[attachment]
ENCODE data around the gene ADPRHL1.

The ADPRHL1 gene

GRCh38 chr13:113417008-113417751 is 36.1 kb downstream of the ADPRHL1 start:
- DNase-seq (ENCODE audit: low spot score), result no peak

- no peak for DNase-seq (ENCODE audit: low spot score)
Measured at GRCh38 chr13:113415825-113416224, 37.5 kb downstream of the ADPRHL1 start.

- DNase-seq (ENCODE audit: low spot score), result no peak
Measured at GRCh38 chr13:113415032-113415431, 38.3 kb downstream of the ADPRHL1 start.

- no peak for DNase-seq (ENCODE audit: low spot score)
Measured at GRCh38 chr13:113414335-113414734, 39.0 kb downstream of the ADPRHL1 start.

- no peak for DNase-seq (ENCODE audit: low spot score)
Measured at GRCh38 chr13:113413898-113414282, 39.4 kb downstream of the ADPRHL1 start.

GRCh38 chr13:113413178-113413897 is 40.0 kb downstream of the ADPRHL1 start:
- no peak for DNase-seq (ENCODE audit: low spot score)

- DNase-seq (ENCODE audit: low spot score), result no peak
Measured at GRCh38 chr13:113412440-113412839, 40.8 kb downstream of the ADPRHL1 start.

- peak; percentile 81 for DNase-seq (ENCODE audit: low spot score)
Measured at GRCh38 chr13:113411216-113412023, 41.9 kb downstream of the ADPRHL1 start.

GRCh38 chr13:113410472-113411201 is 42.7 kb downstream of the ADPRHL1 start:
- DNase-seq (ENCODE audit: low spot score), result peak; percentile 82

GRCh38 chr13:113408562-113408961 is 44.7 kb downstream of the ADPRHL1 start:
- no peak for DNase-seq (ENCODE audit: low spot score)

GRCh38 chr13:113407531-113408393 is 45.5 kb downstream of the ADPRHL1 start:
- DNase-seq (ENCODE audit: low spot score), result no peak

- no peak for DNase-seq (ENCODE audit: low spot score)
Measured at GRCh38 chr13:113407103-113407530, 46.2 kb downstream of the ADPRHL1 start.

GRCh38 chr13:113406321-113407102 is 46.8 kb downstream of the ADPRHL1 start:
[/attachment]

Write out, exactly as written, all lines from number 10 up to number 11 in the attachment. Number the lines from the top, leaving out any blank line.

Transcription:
Measured at GRCh38 chr13:113414335-113414734, 39.0 kb downstream of the ADPRHL1 start.

- no peak for DNase-seq (ENCODE audit: low spot score)